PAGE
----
In region A we set the preliminary velocity boundaries at  km s to separate local gas from the low-latitude IV Arch, and at  km s to separate the low-latitude IV Arch from Complex A. At latitudes there is a significant contribution at higher velocities from gas in the disk of the Galaxy belonging to the Perseus and outer arms. Because Abdo et al. (2010) found that the -ray emissivity of the gas in these arms is compatible with the local emissivity, we assign all of this gas to the local component. We note that in any case this low-latitude region is not included in the ROI, but only used as part of the border to ensure a proper convolution of the model with the LAT point-spread function.

In region B we set the preliminary velocity boundaries at  km s to separate local gas from the lower IV Arch, and at  km s to separate the lower from upper IV Arch. In the case of region C we set the preliminary velocity boundaries at  km s to separate local gas from the IV Spur, and at  km s to separate the IV Spur from high-velocity gas; no significant emission is present at high velocities and the corresponding map is not used in the construction of the -ray model.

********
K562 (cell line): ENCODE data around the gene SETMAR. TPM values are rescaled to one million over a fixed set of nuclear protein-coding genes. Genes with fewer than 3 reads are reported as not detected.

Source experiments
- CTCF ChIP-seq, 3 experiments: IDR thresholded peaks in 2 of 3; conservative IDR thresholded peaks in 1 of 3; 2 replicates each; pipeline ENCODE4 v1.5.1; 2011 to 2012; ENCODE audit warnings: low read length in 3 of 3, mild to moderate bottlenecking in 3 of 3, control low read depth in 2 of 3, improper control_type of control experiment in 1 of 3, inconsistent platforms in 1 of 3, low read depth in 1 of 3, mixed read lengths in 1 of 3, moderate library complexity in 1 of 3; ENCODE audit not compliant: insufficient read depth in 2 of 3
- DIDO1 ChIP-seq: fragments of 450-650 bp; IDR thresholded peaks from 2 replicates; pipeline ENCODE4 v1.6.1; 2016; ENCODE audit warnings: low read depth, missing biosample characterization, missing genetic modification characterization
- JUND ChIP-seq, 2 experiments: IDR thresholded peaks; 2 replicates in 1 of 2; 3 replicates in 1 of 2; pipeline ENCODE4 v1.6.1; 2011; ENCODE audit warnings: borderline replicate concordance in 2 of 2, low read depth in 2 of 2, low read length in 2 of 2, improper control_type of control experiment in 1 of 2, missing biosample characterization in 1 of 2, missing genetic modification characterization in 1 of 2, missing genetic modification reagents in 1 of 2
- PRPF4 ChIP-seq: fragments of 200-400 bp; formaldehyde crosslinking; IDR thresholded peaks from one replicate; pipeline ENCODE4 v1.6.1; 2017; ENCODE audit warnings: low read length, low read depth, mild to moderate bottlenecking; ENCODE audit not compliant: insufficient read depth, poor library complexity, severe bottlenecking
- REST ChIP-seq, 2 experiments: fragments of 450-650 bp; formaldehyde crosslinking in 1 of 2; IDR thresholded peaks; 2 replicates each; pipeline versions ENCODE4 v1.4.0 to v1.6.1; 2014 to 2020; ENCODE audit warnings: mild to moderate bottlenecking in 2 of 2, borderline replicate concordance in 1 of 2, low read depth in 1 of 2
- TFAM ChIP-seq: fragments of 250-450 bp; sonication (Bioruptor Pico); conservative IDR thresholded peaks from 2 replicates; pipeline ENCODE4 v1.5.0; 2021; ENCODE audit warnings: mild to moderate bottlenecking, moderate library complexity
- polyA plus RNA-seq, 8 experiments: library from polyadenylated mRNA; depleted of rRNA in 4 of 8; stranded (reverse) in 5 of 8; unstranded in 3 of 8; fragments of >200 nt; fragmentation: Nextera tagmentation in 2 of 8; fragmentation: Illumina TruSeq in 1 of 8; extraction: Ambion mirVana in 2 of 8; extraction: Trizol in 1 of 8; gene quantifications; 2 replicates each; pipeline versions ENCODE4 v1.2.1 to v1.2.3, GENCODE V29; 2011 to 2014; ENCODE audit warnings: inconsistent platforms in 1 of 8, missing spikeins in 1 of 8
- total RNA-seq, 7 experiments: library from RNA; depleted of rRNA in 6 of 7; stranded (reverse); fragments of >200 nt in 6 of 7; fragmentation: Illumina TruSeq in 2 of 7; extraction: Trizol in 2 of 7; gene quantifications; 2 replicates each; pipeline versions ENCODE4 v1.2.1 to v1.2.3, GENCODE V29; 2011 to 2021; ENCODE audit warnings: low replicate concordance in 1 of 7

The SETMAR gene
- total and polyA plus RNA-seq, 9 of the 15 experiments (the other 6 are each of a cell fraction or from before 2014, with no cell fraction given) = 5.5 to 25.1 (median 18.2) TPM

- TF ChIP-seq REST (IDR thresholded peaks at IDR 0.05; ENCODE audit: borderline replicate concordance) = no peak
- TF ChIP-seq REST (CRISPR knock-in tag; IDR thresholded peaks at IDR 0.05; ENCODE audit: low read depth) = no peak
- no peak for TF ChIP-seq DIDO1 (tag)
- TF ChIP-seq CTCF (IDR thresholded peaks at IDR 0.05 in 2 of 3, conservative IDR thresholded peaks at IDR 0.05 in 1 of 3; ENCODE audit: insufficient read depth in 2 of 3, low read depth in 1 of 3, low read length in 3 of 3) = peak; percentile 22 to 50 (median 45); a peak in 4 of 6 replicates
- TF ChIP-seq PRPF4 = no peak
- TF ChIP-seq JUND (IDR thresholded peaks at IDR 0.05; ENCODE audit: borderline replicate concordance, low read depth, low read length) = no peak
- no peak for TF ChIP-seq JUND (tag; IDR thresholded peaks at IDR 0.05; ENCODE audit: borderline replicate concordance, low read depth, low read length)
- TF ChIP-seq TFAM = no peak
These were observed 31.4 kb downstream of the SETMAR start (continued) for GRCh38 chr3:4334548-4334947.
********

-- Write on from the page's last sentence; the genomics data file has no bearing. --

The Gaussian fits reproduce the measured brightness temperature profiles within on average (for the ratio of the integral of the absolute values of the differences between measured and fitted temperature along the line of sight to the integral of measured temperatures). The fit is significantly worse along a few lines555Out of 11421, 34001, 32421 analyzed in region A, B, and C, respectively. of sight with differences up to . The magnitude of the correction for the spillover is on average of the uncorrected column densities. (The average is the largest for ROI B, where it is .) Even though the correction is only approximate, owing to the imperfect modeling of the temperature profiles by the Gaussian functions, the average magnitudes of the errors are of the total column densities. In a small subset of the lines of sight () the fits do not converge properly, mostly due to the faintness of emission in these high-latitude regions. In such cases we do not apply any correction for spillover.

We have calculated the column densities under the approximation of small optical depth. An approximate correction for optical depth based on the assumption of a uniform spin temperature has often been used in the literature (e.g., Abdo et al., 2010; Planck and Fermi Collaborations, 2014), but the low column densities in the regions studied make the effect of the correction small. Assuming a uniform spin temperature of 80 K (as in Planck Collaboration XXIV, 2011) would increase the column densities on average at most by 5% for the local component in region A, and less for other components and regions. We also note that, by using dust maps to trace gas missed by the and maps as described in 4.2, we are effectively accounting also for densities underestimated due to the approximation of small optical depth.